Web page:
54. riftguy says:

    I’ve installed the game on one PC after two days of successful playing:

    Activation 1 — original install of my newly purchased game

    Activation 2 — replaced Vista with XP to troubleshoot video issue

    Activation 3 — upgraded video card to fix video issue

    Activation 4 &Locked out of my game — either installing a new case fan or changing the user logged into XP

    Now whenever I try to run the game I get a cute little popup saying “The game can not start. For security reasons, only a limited number of machines can ever be licensed by a single purchase. This limit has been reached. Please purchase another registration code, reinstall, and then try again.”

    I’ve been struggling with EA support since Friday with no luck.

  55. RedSonSuperDave says:

    @Swervo: @nuton2wheels: @dakotad555:

    I can see why people would like Steam and I have no problem with those that do, it’s just not for me. I don’t contend that it’s not convenient to be able to quickly play any game you “own” on any connected computer. If I had high-speed Internet and a beastly gaming computer, I wouldn’t mind it as much.

    1. I find it offensive that I buy a new game in the store, and it requires that I go through a “validation” process, as if I were some kind of ex-con reporting to my probation officer. I’ve already gone on at sufficient length about this, so, moving on…

    2. I find it deceptive that the box for HL2 only says “Steampowered”. It does not say, “Warning, for this game to properly function, you must install an instant messenger/online matchmaking service and agree to its terms and conditions, which are far more extensive and restrictive than the terms of use of the actual HL2 game.”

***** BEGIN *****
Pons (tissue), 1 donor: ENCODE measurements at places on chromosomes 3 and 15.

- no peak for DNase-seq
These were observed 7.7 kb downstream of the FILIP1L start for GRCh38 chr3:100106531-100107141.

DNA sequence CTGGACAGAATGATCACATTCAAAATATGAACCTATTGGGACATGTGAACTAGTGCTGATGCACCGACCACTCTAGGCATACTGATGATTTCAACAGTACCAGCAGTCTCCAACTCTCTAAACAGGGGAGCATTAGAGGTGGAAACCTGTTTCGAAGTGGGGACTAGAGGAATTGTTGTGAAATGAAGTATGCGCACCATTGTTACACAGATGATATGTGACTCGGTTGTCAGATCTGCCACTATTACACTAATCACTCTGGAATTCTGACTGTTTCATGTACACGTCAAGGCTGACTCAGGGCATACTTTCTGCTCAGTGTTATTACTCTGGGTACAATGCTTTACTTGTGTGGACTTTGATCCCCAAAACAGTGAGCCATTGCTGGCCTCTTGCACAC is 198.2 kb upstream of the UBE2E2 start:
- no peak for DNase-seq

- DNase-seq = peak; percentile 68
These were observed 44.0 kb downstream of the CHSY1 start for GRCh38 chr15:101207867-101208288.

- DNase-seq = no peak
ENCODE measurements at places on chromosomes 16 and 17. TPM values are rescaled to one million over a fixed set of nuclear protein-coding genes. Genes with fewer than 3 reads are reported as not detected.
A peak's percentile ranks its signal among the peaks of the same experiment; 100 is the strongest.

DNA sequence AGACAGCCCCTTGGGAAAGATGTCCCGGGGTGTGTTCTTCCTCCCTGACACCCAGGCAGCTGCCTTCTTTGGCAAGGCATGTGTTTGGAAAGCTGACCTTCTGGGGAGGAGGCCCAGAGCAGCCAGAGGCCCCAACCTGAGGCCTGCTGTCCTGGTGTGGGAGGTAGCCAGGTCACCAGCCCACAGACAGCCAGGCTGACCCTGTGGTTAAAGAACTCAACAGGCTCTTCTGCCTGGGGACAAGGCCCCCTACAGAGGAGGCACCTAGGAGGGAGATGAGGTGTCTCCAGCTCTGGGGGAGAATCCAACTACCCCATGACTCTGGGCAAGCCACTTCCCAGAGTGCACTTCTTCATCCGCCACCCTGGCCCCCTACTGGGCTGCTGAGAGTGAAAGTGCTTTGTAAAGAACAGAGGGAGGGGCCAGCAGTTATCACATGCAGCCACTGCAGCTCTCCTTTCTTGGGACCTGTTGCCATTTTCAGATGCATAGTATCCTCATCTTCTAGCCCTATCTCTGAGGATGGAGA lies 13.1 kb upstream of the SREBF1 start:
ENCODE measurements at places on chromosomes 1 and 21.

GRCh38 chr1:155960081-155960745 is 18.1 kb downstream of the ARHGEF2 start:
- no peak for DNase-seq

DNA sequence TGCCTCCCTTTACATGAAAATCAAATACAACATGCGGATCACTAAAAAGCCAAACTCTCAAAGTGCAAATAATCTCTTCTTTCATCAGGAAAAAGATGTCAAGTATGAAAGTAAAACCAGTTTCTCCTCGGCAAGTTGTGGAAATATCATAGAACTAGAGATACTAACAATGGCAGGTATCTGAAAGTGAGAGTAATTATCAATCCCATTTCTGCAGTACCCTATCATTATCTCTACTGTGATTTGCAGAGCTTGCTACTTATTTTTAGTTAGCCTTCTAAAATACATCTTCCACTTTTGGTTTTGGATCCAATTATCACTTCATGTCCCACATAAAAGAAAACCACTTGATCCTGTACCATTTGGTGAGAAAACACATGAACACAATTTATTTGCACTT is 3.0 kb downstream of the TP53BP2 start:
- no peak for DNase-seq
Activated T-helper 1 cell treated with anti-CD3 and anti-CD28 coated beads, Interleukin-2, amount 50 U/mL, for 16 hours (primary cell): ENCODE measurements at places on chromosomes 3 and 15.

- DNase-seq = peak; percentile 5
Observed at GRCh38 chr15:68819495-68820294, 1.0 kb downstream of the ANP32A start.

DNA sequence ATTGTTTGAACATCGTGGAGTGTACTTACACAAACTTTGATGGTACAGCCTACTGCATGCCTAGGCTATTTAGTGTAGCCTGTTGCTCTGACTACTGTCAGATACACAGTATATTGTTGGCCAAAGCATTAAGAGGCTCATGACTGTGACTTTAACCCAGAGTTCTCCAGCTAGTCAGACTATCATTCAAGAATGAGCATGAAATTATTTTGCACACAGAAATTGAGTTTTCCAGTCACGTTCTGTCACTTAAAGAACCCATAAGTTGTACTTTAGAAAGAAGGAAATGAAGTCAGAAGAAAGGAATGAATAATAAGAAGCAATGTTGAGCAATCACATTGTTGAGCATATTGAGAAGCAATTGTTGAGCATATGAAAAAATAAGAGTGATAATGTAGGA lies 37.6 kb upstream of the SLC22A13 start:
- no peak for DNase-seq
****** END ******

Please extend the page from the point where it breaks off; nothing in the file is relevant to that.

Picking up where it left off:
3. I find it downright criminal that Steam modifies other files on my hard drive without my consent. When I installed Half-Life 2 for the first time, Steam took it upon itself to Steamify my old copy of Half-Life 1 that was still installed, and I never did find a way to deSteam it, if such exists. It didn’t ask me if I wanted to link all my old Valve games with Steam, it went ahead and did it and provided me no way to stop it.

    4. The EULA for Steam is/was downright scary. The version that shipped with HL2 on release stated that Valve could modify the agreement that I was bound by at any time, and it was MY responsibility to keep checking their website to see if it changed, not their responsibility to inform me if they decided to change it. Maybe they’ve changed it by now, I don’t know. I still have a copy of that old EULA around if anybody doesn’t believe me.

    5. If and when Valve gets bought out by another company, what will happen to the Steam games you “own” when EAMegaGamingCorp decides to shut down Valve’s servers? I can still play games like Warcraft and System Shock on my new PC, a decade after I bought them. This ties in to the EA DRM discussed in this article. What about Fair Use, and resale rights? If somebody wants a non-pirate original copy of System Shock badly enough, I can sell my old CD to them no matter how many machines it’s been installed on. This is not the case with HL2 or PC Mass Effect. If you buy a copy of Mass Effect on eBay, you are most likely going to get a coaster.